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NASTF VISION2013 helps close the tech gap

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The National Automotive Service Task Force (NASTF) recently conducted VISION2013 at the 2013 Spring NASTF General Meeting in Overland Park, Kan., on March 8, when four OEM executives and five aftermarket experts took steps to improve tech education.

Kelly Geist, service engineering manager for Subaru of America Inc.; Mark Saxonberg, service technology manager for Toyota Motor Sales U.S.A. Inc.; Bob Stewart, aftermarket service support for General Motors and Jim Von Ehr, manager, technical information and serviceability of Nissan North America Inc., each offered insight into their service department business models.

Saxonburg explained “the availability of service information doesn’t, itself, make a tech service-ready.” He listed five additional resources as necessary: factory diagnostic functions, product knowledge, tech assistance support, factory parts options and a commitment to learning.

Stewart extolled the benefits of GM’s long-term strategy in technician development demonstrated in GM’s Automotive Service Education Program (ASEP), which is a partnership with their franchise dealer spanning from high school through a tech’s working career.

Geist described Subaru’s requirement of minimum tool investments from Toughbook laptops to some 400 special tools costing about $50,000.

“We roll out about 20 new special tools a year and they are shipped automatically to our franchise dealers,” revealed Geist.

Von Ehr described the Nissan Minimum Service Training Requirements (MSTR) and showed their positive correlation to the F-1 scores (Fixed Right the First Time Score) for Nissan dealers. In closing, Von Ehr argued our industry needs more than just highly-qualified techs.

“We need more techs at all levels,” he said. “With the right training requirements in place, we’ll get more highly-qualified techs from that larger pool of techs.”

Bob Augustine of Christian Brothers Automotive, Bob Beckmann of Beckmann Technologies, Aaron Cherrington of Identifix, Jeff Minter of Madison Technical College and Rusty Savignac of Paxton Garage followed the OEM Roundtable and dug deeper into solutions for closing the service-readiness gap among independent shops.

“It’s harder today to fit all the necessary training into just a two-year college program,” said Minter. He’s concerned that education is too focused on pattern-failures and not enough depth in system understanding that would be useful in developing diagnostic skills.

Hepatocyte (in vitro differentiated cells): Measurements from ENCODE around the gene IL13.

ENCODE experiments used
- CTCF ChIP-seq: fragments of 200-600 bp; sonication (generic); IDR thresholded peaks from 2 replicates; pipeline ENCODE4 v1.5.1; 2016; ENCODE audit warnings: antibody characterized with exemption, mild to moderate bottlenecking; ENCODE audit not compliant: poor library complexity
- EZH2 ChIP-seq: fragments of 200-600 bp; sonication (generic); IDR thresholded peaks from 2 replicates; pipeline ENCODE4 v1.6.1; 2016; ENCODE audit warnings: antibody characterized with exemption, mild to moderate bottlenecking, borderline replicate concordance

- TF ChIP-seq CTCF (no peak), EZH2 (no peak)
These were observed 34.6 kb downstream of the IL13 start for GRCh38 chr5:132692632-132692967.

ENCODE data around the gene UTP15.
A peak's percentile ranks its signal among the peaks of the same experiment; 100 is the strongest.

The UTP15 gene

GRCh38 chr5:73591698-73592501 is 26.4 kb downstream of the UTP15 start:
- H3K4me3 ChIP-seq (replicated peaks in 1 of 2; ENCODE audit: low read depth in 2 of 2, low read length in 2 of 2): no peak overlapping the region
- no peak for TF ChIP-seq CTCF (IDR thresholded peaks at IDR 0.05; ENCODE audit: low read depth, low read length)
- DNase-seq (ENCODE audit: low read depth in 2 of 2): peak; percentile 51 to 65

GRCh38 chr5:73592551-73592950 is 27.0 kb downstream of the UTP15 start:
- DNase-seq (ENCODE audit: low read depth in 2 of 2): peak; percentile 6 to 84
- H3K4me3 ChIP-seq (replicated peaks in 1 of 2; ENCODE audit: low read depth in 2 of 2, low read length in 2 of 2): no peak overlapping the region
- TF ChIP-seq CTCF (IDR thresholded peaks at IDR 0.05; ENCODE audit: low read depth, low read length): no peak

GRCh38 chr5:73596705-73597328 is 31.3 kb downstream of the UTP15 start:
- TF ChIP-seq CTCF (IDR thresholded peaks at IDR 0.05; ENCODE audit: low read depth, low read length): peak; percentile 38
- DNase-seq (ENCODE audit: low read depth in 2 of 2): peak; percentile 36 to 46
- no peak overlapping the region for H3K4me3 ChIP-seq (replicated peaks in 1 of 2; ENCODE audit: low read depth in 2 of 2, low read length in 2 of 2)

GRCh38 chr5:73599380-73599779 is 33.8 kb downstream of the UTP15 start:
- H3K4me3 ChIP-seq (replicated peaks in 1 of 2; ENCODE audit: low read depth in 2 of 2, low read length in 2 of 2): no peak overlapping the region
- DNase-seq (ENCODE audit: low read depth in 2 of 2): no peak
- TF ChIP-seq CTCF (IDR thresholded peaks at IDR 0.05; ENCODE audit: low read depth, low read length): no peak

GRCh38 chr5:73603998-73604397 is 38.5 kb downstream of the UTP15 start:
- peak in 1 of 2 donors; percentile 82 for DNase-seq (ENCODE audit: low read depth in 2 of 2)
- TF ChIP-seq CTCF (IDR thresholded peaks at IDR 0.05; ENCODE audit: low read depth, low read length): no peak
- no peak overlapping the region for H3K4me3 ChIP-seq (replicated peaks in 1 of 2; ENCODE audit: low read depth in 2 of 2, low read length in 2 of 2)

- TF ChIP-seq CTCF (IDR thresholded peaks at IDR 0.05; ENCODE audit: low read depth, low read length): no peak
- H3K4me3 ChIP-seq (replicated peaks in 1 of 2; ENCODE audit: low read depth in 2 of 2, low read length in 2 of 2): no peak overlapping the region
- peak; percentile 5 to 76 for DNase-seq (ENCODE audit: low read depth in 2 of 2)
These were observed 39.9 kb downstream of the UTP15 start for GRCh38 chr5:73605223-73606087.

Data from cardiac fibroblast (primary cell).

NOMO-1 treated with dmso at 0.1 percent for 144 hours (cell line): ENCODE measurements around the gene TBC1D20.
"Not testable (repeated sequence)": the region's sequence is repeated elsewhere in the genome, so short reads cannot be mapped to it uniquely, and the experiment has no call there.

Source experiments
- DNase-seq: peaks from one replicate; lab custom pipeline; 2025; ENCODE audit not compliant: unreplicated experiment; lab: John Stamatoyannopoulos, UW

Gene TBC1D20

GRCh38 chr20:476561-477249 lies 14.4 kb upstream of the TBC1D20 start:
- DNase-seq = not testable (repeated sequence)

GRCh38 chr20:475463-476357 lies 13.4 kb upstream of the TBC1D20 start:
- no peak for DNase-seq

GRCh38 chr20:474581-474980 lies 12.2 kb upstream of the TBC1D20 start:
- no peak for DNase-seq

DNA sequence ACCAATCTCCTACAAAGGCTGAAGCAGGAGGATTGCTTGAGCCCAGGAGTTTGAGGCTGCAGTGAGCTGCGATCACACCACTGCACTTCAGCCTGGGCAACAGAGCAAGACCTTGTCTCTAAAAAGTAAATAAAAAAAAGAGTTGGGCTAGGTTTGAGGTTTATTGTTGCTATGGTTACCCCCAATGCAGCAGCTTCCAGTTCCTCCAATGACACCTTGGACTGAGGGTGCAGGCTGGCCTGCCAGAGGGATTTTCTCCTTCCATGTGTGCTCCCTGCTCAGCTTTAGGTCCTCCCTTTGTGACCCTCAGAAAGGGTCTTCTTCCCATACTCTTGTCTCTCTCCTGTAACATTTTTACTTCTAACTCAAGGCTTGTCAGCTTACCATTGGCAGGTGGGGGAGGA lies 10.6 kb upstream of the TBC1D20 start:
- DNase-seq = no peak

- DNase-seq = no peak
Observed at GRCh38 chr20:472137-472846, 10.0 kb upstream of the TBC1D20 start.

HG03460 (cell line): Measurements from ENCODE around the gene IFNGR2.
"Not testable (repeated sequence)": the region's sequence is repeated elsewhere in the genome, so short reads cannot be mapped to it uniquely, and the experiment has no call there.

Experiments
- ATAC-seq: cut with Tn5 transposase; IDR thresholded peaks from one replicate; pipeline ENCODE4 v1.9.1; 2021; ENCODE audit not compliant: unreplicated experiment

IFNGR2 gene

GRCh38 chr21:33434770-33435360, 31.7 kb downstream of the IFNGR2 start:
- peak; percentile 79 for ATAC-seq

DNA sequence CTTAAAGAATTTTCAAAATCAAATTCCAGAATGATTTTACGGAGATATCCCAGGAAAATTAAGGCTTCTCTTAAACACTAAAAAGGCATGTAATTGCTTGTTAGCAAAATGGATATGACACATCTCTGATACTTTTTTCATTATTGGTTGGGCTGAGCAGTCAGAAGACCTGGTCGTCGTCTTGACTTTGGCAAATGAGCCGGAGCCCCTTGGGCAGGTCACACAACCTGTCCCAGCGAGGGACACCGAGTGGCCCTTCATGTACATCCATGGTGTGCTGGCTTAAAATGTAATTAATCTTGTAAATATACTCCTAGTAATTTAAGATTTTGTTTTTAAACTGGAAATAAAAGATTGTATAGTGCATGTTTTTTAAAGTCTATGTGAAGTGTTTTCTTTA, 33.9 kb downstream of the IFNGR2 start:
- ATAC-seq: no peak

Cherrington pointed out that today’s techs must be resourceful. “A 2010 Ford has about 11 million lines of software code,” he said. “A tech today must have information partners.”

Augustine encourages shops to develop a “training roadmap” with compensation incentives for higher skill levels.

Savignac, who operates Paxton Garage in Massachusetts, contends that independent shops must accept responsibility for turning tech school grads into qualified techs. “My two best techs came from post-secondary schools and got OJT, refined,” he explained.

Beckmann is a Euro-specialist and contracts to assist shops with service in advanced systems not yet mastered in their shop. “One difference that separates troubled [shops] from successful [shops] is their attitude towards asking for help,” noted Beckmann. “The successful will reach out for help quickly.”

“NASTF, too, needs to reach out,” said Skip Potter, NASTF executive director announcing his recent membership in the Automotive Training Manager’s Council (ATMC).

“It is NASTF’s strategy to engage with them to efficiently and effectively close the education component of the service-readiness gap. In fact, we seek partnerships with any industry organization that has the existing mandate and resources to help close the gaps between dealership and independent capabilities.”

The slides for the two panel discussions may be viewed from the NASTF website at

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